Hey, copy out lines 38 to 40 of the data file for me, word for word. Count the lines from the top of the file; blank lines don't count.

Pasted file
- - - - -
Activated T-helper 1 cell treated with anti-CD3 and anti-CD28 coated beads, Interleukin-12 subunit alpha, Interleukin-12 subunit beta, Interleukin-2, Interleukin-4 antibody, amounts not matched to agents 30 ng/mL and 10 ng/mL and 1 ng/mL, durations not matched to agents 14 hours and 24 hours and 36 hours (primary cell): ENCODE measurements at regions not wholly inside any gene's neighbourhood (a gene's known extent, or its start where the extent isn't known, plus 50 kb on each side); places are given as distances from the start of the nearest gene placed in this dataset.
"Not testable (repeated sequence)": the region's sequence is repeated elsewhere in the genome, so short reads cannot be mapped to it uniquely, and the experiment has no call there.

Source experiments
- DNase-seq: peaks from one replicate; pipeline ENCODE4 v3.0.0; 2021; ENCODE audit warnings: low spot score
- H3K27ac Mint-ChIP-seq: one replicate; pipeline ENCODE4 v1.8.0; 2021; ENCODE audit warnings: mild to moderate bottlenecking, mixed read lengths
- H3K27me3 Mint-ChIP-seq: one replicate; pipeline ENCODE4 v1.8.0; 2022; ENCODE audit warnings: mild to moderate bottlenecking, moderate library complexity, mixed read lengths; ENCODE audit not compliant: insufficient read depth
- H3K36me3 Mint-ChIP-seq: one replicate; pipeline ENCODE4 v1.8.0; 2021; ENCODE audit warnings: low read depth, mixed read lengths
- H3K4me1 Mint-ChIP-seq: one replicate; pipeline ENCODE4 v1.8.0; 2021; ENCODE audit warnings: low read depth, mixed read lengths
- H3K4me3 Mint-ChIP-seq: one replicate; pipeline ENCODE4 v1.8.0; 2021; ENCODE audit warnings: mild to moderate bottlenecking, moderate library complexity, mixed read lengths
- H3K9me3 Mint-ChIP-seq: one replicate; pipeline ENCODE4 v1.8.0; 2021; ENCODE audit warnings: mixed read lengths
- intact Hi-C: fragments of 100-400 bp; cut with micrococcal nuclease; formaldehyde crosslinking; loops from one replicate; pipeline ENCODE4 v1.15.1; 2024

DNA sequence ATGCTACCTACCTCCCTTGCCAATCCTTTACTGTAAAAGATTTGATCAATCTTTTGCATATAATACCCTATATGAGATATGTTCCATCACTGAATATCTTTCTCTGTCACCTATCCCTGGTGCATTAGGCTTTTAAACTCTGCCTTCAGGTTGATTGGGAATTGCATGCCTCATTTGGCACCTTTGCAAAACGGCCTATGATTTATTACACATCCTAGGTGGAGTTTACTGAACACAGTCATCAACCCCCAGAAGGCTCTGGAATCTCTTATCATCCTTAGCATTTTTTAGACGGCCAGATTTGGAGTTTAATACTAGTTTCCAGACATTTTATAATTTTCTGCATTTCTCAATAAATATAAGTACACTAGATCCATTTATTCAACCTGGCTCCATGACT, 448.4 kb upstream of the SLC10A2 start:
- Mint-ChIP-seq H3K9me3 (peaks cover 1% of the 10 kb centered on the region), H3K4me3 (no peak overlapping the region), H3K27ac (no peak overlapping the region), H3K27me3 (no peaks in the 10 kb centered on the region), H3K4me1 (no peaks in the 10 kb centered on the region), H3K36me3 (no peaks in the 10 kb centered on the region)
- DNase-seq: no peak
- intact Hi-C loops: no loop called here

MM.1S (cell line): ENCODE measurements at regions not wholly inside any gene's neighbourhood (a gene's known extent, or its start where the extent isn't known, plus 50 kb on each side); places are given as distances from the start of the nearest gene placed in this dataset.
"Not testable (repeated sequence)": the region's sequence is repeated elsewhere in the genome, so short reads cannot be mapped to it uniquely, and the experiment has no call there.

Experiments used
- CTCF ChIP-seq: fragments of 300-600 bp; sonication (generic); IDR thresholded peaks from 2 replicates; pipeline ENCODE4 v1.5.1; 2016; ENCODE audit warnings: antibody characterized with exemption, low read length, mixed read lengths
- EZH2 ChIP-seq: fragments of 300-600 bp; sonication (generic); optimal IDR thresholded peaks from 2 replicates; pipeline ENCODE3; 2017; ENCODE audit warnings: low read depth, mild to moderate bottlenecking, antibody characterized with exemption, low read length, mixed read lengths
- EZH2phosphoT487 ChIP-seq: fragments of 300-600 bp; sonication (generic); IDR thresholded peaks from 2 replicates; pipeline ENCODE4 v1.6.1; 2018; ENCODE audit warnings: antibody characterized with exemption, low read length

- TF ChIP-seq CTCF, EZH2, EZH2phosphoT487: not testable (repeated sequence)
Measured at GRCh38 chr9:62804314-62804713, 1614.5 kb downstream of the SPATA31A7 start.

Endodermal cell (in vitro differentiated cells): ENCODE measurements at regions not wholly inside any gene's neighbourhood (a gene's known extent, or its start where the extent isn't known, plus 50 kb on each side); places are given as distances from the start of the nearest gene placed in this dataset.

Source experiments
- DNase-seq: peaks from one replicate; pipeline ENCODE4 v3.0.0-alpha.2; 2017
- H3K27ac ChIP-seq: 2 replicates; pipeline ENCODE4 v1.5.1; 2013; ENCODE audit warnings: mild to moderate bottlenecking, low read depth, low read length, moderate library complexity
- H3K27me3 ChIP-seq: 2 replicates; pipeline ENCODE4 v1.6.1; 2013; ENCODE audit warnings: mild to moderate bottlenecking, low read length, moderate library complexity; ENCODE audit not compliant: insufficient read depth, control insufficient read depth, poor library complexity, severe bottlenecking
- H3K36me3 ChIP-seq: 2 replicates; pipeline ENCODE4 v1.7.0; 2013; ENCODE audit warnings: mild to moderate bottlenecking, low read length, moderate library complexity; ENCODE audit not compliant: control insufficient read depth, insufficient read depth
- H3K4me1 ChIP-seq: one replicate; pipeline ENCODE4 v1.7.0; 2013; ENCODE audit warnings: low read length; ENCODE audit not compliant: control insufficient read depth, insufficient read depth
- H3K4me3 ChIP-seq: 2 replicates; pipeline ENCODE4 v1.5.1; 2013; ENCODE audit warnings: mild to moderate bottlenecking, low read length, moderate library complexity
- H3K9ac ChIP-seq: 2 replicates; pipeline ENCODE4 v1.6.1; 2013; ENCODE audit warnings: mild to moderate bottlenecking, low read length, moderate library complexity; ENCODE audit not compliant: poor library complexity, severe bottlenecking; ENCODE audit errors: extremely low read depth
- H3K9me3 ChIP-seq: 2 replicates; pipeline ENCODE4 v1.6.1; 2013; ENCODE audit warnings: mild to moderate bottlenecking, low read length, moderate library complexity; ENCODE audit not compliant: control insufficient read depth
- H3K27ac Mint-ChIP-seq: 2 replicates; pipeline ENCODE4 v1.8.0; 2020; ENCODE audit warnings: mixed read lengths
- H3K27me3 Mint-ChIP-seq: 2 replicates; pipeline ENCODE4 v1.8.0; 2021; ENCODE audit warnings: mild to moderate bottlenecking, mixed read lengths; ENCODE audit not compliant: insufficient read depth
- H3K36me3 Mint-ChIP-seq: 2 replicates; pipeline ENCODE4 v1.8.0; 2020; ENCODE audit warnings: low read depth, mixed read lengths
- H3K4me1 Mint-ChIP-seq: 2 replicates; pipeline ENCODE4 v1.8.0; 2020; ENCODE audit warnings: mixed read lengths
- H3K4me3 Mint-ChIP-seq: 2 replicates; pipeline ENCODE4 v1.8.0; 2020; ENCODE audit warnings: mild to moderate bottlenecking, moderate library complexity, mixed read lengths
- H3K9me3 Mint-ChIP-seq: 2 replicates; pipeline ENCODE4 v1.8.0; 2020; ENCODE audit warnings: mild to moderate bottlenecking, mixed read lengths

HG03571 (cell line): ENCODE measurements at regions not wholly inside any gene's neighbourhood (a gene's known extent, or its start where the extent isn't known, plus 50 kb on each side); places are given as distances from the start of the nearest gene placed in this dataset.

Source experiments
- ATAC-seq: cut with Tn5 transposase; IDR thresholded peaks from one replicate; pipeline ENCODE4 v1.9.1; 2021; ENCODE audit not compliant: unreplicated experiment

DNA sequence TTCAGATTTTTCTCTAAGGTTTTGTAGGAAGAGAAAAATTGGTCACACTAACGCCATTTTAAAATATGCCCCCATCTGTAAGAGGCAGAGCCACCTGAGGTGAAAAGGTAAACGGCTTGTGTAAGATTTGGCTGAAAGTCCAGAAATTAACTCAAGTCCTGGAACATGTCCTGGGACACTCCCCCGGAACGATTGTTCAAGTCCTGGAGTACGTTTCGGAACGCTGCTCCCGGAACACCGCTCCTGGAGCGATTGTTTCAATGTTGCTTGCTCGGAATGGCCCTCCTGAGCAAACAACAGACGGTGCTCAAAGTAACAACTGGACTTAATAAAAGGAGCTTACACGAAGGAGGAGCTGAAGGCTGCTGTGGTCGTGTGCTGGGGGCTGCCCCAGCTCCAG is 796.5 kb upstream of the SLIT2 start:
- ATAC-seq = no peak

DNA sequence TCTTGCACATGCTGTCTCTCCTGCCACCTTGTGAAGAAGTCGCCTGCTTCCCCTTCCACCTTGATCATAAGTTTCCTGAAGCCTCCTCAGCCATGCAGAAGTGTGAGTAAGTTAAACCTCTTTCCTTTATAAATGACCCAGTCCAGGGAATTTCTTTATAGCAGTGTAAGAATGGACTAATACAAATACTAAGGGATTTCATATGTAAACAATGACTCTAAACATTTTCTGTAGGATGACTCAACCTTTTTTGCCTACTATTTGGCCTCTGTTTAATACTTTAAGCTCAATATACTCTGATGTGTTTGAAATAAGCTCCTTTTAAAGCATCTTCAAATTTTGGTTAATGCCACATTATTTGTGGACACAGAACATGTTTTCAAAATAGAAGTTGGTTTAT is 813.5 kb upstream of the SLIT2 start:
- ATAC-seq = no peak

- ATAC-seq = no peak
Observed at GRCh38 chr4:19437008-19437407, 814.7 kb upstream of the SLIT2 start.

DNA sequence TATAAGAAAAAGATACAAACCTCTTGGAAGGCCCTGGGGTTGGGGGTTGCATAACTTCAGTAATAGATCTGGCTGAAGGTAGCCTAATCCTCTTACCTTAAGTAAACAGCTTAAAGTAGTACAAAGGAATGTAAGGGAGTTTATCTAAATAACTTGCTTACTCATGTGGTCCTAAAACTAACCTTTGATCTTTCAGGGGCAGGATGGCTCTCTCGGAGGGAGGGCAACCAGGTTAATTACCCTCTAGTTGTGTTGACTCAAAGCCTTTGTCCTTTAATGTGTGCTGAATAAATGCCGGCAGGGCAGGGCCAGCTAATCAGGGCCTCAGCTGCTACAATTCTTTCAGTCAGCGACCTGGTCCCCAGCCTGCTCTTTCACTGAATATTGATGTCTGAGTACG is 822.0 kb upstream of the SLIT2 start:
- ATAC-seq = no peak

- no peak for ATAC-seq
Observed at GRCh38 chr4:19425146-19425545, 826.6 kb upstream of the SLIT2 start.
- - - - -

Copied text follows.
- H3K4me3 Mint-ChIP-seq: 2 replicates; pipeline ENCODE4 v1.8.0; 2020; ENCODE audit warnings: mild to moderate bottlenecking, moderate library complexity, mixed read lengths
- H3K9me3 Mint-ChIP-seq: 2 replicates; pipeline ENCODE4 v1.8.0; 2020; ENCODE audit warnings: mild to moderate bottlenecking, mixed read lengths

HG03571 (cell line): ENCODE measurements at regions not wholly inside any gene's neighbourhood (a gene's known extent, or its start where the extent isn't known, plus 50 kb on each side); places are given as distances from the start of the nearest gene placed in this dataset.